She said some “special” types of inmates — such as women, juveniles and elderly — are naturally more expensive to maintain, educate and rehabilitate. But adult male prisoners, particularly in the lower-security range, can be locked up at competitive rates by private contractors.

“It hasn't been a total solution for any state,” she said.

Florida's Seven Private Prisons

Florida has seven privately operated prisons. Two are operated by GEO Group, four by Corrections Corp. of America and one by MTC, a new competitor that runs the Gadsden Correctional Facility.

GEO Group, based in Boca Raton, declined to comment on its plans for expansion. CCA spokesman Steve Owen in Nashville said his company's pay scales are comparable to what the state pays correctional officers and that inmate training in the private prisons is also on par with what the state can offer.

“Here in Florida, we have been safely managing prisons for more than 15 years,” said Owen. “By law, our employees are required to meet the same state certification
requirements as their public counterparts.”

PBA, which opposes all privatization, maintains a nationwide watch on GEO, CCA and other companies that run city and county jails or state correctional facilities.

When Scott signed the budget into law, with the proviso language he didn't seek, the PBA immediately filed suit in Leon County Circuit Court on behalf of some prison
employees whose careers would be disrupted by the privatization. The union's complaint — upheld by Fulford in a brief order Friday — was that the Legislature permanently changed substantive law in a one-year budget, which the Florida Constitution prohibits.

Fulford said the state clearly can privatize as much as it wants, in any department, but must do so in separate legislation with public hearings and legislative debate. If that ruling stands on appeal, the PBA knows it will find its lobbyists fighting just such privatization statutes in the legislative session next January.

Union Complaint

The Teamsters' Ethics Commission complaint against Scott says the privatization move is unduly influenced by campaign cash. The Teamsters said GEO contributed $829,665 to political parties in the past election cycle, while CCA gave $138,494 to politicians in Florida.

Scott's office brushed aside the complaint, saying the governor has nothing to do with deciding which company, if any, gets the state's business, because the contract will be awarded on competitive bids.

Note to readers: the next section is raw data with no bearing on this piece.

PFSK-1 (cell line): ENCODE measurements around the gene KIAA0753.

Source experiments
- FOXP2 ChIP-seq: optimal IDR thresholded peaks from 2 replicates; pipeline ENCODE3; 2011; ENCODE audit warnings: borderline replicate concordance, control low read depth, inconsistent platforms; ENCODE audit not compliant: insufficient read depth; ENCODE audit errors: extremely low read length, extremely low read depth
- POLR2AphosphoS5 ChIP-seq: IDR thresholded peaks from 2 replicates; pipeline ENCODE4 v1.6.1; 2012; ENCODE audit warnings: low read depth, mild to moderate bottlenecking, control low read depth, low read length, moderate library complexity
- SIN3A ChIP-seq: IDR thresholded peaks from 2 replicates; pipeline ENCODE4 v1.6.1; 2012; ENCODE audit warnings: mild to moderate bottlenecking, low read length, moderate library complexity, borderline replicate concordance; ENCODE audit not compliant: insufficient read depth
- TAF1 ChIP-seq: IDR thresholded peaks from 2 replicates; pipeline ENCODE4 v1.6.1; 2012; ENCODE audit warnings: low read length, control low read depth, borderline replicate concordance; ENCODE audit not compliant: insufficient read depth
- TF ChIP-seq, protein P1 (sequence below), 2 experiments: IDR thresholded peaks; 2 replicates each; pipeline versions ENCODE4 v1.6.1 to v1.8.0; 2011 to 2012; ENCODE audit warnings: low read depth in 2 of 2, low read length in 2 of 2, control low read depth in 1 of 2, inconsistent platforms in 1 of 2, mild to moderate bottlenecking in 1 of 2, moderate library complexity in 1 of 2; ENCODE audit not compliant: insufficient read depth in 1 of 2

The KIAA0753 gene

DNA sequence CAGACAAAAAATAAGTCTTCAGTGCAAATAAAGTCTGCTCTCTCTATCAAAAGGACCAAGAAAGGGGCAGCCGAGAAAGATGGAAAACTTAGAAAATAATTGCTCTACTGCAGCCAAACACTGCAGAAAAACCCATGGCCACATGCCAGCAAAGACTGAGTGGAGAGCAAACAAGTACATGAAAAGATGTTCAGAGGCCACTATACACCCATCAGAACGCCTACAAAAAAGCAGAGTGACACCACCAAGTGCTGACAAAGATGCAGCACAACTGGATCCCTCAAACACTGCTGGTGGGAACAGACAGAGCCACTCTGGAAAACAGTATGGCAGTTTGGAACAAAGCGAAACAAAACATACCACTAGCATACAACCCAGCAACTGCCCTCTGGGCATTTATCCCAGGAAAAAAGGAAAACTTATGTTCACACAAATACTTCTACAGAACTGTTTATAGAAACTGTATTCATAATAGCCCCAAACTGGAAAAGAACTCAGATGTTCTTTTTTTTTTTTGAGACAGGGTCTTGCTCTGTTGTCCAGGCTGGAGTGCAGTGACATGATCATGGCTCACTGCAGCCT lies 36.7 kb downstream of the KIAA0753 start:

One spinoff of the PBA lawsuit was a deposition of former DOC Secretary Ed Buss, a nationally known corrections expert Scott recruited last year from Indiana. The state resisted having Buss give his deposition and, when the PBA won a court order for it, Buss said he wasn't consulted on privatization of a vast swath of his department.

State law requires a business case for any privatization or outsourcing for more than $10 million, and one was done after the fact. A four-page plan was submitted July 27, nearly two weeks after the PBA filed suit.

The department prepared a more detailed 30-page business case subsequently.

In court last week, Assistant Attorney General Jon Glogau unsuccessfully tried to persuade Fulford that it doesn't matter how the Legislature arrived at its privatization

Michael Hallett, chairman of the Criminology Department at the University of North Florida, raised serious questions about the request for proposals for bids on prison
operation, including the DOC decision to have one company take over all 29 institutions in South Florida.

“In what will be the largest correctional privatization contract in U.S. history, a more deliberative process would be prudent,” said Hallett. “Assuming you accept the logic of market forces controlling costs, then why would you bias the process in favor of an already monopolized industry, which itself lowers cost efficiency and accountability?

“Why not get the bids first and then decide?”

Hallet said using one company “renders the state subject to captivity by giving only one corporation so much control over a significant portion of the state budget.”

Alexander, the Senate budget chief, said he decided to put the proviso in the budget because “I believed the competition would be helpful and that there was real savings

The original version of this story appeared Oct 4 2011 in The Tallahassee Democrat. Bill Cotterell, the Democrat's state capital reporter and
columnist, was a 2011 John Jay/H.F. Guggenheim Reporting Fellow, and this story was a product of his fellowship. He welcomes comments from readers.